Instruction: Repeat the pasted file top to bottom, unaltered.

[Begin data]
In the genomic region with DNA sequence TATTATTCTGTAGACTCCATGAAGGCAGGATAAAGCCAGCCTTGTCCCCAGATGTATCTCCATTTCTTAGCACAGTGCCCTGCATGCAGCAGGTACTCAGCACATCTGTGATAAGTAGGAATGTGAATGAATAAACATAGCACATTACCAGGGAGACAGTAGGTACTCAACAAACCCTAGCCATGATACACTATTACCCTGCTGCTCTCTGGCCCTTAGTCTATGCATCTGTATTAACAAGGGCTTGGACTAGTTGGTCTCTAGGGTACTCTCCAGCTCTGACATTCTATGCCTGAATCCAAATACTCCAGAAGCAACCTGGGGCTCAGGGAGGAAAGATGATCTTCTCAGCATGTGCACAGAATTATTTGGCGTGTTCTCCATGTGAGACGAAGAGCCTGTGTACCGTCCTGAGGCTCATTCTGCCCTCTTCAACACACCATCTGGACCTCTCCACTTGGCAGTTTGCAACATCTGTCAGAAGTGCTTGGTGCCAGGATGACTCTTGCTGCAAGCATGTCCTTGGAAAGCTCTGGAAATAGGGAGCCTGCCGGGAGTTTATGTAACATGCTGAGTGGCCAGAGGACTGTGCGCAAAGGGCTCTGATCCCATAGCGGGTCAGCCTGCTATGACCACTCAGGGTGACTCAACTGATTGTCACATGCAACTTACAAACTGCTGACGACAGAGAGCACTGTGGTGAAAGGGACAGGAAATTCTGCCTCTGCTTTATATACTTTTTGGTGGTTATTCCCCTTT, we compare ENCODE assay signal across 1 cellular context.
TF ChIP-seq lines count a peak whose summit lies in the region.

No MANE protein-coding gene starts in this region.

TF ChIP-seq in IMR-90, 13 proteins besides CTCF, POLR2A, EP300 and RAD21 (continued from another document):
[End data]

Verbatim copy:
In the genomic region with DNA sequence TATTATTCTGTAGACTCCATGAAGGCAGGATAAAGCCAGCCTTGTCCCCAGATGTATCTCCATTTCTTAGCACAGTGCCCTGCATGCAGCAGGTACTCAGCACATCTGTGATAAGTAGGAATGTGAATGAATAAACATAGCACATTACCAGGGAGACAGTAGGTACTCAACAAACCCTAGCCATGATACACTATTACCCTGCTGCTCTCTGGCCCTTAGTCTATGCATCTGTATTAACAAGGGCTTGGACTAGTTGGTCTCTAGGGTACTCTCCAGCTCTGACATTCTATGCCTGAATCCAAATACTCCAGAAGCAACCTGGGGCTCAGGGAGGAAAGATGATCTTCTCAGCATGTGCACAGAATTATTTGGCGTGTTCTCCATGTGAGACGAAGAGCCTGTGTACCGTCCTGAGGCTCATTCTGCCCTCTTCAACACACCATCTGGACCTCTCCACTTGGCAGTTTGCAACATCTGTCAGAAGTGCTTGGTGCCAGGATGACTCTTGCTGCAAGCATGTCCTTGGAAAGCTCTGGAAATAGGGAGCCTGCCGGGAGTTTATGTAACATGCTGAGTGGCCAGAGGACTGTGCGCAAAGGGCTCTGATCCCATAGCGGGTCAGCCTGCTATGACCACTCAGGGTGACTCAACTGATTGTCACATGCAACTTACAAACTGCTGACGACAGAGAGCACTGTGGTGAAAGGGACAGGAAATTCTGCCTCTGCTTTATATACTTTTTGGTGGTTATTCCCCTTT, we compare ENCODE assay signal across 1 cellular context.
TF ChIP-seq lines count a peak whose summit lies in the region.

No MANE protein-coding gene starts in this region.

TF ChIP-seq in IMR-90, 13 proteins besides CTCF, POLR2A, EP300 and RAD21 (continued from another document):